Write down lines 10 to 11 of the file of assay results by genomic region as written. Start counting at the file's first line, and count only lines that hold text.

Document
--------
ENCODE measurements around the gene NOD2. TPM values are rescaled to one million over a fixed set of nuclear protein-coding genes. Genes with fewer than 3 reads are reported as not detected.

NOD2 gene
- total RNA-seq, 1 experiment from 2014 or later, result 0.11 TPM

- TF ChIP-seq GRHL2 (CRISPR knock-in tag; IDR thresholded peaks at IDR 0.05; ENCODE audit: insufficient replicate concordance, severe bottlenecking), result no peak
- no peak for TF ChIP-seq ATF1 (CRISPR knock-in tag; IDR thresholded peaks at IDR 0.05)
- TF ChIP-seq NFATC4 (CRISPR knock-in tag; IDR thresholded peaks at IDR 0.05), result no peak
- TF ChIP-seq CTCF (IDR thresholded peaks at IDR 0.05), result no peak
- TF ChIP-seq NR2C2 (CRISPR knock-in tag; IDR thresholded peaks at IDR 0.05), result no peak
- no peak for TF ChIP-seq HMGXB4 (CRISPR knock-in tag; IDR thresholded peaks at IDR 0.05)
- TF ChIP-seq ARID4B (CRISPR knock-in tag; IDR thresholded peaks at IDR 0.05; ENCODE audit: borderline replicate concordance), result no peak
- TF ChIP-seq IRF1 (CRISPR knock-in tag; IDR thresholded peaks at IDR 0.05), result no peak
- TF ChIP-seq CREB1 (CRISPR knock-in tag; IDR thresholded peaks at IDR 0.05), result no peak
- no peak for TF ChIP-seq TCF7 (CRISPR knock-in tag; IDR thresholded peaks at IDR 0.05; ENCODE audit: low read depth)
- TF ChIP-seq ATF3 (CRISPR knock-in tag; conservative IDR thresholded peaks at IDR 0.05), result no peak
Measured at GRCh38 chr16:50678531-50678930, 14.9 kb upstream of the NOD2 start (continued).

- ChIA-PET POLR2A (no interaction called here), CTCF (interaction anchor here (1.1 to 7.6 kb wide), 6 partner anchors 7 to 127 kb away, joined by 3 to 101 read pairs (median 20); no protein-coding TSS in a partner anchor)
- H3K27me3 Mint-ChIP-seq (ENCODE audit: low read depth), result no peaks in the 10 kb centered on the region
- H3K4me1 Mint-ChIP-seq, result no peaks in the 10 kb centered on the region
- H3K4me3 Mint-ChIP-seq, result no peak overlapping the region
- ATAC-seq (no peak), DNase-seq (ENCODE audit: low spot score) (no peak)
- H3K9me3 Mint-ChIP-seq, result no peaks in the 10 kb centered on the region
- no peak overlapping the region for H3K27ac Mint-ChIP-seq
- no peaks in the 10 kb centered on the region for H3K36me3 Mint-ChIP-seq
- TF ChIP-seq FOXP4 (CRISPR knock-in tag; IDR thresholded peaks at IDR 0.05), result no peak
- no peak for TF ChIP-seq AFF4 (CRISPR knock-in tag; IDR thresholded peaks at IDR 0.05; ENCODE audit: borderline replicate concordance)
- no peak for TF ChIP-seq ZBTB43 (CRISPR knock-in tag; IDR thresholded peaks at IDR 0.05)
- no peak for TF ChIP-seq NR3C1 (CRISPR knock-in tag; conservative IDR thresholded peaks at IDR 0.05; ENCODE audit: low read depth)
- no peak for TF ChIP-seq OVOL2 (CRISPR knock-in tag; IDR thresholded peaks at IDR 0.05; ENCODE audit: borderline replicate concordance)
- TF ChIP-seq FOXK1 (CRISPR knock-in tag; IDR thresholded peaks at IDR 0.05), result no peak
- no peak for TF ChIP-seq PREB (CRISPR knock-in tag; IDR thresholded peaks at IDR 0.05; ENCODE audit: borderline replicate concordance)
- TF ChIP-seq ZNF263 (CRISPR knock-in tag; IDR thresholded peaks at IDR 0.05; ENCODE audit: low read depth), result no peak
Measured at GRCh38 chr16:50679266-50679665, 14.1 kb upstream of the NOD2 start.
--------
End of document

- TF ChIP-seq ARID4B (CRISPR knock-in tag; IDR thresholded peaks at IDR 0.05; ENCODE audit: borderline replicate concordance), result no peak
- TF ChIP-seq IRF1 (CRISPR knock-in tag; IDR thresholded peaks at IDR 0.05), result no peak